Treat your savings accounts like they are not even there other than to contribute to them and you will be able to grow your savings quickly.
16. Know What you Make:
This is another tip that sounds like it’s common sense, but many people are not truly aware of what they bring home in pay every month.
To be sure that you are budgeting effectively, figure out your monthly income and make sure that your expenses each month are less than your income.
If they are not, you need to figure out where to cut out costs until you can get to a number that is in keeping with your income.
If you are struggling with how to save money and stay afloat on a low income, check out this great article with information about how to make a low income work for you.
17. Don’t Go Shopping:
Shopping just to buy something that you don’t really need is a great way to spend money that you should have been saving.
If you need something and want to go buy it, then do so, but shopping just for the sake of shopping is often a gateway to spending money on items that are not needed and can cut into your savings fund at the end of the month.
18. Consider Downsizing Your Home:
Many houses are full of spaces that no one uses more than once in a while.
If you ask a financial advisor how to live cheaply, they will often suggest this change first. While our gut reaction to the thought of living in a smaller house is often a complete dismissal of any such thought, it can be possible to live very happily in a smaller house and never notice all the rooms that you never spent time in any way.
Your mortgage will be less each month in a smaller home and you will likely also have a smaller yard to take care of.
An added benefit to smaller houses is that they cost less to heat and cool and you will spend more time together as a family in a smaller home.
19. Combine Trips:
To save money on gas, make sure that you plan ahead and do your grocery shopping for the week and combine the trip with another errand or two that you need to do.
You can pop into the dry cleaners to get your suit in the same trip as your grocery run if you just plan ahead a little.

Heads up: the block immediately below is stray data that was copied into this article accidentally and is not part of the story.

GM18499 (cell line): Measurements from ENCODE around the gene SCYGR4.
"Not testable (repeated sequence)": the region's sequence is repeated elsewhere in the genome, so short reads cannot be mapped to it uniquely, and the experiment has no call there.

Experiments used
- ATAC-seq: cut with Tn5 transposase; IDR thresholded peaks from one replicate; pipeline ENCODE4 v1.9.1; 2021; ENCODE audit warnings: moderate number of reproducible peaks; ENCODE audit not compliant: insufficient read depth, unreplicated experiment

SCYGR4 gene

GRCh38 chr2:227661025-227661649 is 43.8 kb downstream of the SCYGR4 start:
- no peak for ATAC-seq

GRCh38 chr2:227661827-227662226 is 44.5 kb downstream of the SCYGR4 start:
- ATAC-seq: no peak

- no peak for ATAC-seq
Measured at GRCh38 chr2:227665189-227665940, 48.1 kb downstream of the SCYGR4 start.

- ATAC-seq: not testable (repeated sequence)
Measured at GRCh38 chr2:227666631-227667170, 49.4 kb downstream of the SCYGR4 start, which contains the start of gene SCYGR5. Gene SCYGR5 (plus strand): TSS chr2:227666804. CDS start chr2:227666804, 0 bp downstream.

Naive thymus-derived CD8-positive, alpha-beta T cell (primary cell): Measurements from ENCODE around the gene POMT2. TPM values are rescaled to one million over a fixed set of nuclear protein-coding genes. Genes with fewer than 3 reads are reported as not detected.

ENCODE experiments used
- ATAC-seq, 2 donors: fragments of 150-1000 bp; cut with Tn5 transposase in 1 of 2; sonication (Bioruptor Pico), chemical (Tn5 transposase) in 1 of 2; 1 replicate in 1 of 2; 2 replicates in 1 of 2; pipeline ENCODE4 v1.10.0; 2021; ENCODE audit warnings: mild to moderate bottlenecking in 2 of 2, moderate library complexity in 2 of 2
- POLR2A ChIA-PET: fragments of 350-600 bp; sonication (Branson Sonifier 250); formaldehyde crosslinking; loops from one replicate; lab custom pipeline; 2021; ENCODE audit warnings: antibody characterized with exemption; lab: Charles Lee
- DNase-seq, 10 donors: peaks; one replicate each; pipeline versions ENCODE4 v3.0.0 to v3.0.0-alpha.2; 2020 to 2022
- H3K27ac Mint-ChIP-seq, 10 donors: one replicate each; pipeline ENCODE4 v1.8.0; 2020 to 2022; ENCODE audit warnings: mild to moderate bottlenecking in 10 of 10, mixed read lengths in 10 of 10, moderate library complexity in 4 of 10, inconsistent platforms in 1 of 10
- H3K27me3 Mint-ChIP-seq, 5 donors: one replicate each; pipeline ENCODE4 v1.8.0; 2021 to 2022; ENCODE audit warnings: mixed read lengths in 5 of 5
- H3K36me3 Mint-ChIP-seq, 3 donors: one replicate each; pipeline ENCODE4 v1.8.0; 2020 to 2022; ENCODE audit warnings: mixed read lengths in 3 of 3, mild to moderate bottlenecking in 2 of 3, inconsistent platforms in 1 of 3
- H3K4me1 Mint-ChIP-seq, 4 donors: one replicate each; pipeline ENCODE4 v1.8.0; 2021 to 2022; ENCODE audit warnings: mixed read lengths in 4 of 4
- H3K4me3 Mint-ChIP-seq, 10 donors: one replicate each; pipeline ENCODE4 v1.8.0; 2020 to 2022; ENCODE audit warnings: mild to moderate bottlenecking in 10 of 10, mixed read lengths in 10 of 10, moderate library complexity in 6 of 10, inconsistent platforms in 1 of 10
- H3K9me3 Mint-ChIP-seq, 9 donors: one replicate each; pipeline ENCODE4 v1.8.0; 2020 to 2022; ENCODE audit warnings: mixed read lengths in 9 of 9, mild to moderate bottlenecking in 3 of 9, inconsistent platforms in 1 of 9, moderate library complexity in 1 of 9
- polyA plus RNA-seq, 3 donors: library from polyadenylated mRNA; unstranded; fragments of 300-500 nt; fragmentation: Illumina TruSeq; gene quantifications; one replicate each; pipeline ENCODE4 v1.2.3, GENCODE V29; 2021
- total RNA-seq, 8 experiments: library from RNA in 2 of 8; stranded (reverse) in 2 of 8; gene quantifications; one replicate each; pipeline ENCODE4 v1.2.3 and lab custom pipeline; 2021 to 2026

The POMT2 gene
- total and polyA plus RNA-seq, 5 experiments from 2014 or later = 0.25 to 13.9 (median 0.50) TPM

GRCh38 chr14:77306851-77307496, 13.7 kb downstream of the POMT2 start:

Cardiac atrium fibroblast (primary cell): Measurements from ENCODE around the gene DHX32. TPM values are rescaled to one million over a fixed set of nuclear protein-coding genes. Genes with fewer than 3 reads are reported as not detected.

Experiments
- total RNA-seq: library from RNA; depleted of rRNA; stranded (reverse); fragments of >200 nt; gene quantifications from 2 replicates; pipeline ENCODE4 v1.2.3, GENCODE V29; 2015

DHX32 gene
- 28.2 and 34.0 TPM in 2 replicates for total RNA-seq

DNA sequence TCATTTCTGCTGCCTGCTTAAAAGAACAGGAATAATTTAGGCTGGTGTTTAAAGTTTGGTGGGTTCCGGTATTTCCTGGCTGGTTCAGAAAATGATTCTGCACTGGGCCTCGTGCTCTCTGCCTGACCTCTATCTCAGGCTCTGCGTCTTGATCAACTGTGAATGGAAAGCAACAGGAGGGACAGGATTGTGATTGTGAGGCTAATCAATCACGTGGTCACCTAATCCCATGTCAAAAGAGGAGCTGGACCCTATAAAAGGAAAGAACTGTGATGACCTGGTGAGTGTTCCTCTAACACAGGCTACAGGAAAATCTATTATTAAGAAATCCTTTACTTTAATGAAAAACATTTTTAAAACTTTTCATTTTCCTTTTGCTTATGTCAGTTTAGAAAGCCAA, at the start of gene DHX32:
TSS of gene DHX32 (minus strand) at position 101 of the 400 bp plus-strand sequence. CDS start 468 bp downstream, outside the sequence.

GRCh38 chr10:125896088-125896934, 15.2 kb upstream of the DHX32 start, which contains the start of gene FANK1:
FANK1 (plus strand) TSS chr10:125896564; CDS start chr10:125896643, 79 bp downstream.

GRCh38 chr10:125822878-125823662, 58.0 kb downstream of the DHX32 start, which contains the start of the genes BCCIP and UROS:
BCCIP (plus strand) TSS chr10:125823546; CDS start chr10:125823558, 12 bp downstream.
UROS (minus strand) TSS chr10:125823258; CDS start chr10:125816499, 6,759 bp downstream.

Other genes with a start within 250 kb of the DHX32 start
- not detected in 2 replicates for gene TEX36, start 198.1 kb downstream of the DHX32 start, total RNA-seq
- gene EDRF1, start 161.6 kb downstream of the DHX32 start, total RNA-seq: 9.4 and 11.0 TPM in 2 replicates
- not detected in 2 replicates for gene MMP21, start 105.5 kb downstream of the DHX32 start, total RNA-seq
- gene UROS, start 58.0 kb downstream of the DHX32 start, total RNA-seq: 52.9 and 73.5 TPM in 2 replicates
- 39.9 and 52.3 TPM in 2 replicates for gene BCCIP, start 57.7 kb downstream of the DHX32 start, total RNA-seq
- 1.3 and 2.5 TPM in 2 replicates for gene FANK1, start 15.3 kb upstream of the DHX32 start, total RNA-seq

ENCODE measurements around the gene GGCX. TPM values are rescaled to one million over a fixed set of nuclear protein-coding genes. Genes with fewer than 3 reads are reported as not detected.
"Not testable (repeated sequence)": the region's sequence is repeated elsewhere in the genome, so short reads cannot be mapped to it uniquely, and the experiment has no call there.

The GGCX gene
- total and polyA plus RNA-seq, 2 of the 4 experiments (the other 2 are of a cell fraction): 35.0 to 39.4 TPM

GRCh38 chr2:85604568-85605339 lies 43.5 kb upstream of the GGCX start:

Plus, having more free time in your week for other activities will make you really pleased that you organized your time so intelligently when you were running errands.
20. Make Minimalism Your Style:
Allow yourself to try out a wardrobe that is not as exciting.
Cut back to casual clothes when you are not as work, and reduce the number of items that you own as most of the added items in your wardrobe will likely be worn only once in a while, if at all.
You will save money on new clothes and you will find that you feel free from the pressure to dress up all the time to impress people.
21. Give Frugal Gifts:
Remember that it is the thought that counts with gift-giving.
If you only have ten dollars to spend on a gift, you can still get a thoughtful item for your friend that they will love. Your job when giving gifts does not need to be to impress everyone.
Heartfelt gifts are often more memorable than expensive ones anyway.
Consider Supplementing Your Income
If you have tried out all the above suggestions and are still struggling to find extra cash for things that you need, there are many ways to make additional income while still working at your full-time job.
Taking surveys can be a great way to earn a little extra cash and they are often fun besides. If you really enjoy reading and also like to help others with their work, there are lots of ways to get connected with proofreading and editing jobs that can help you work on your own set hours and still make money.
Lastly, consider writing for blog writers and web site developers who are always looking for someone to create content for their websites. If you love to write, there are a million different ways to earn money by doing what you love.
Making ends meet on a reduced income or trying to increase the amount of money in your savings account can feel like a struggle, especially if you are implementing these changes for the first time.
However, with some effort and a little experimentation, you can definitely create a budgeting plan that will work for you and will not make you feel like you are missing out on things.
Choosing to save money in ways that can help others or help the environment is rewarding enough that it will motivate you to make even more choices of the same nature.
The best part about living cheaply is that you will free yourself from the bondage of buying expensive items or things that you don’t need and you will be able to spend more on investments, travel or even something like going back to school.
Taking the weight of expenses off of your shoulders will start to feel so good that you won’t ever want to stop!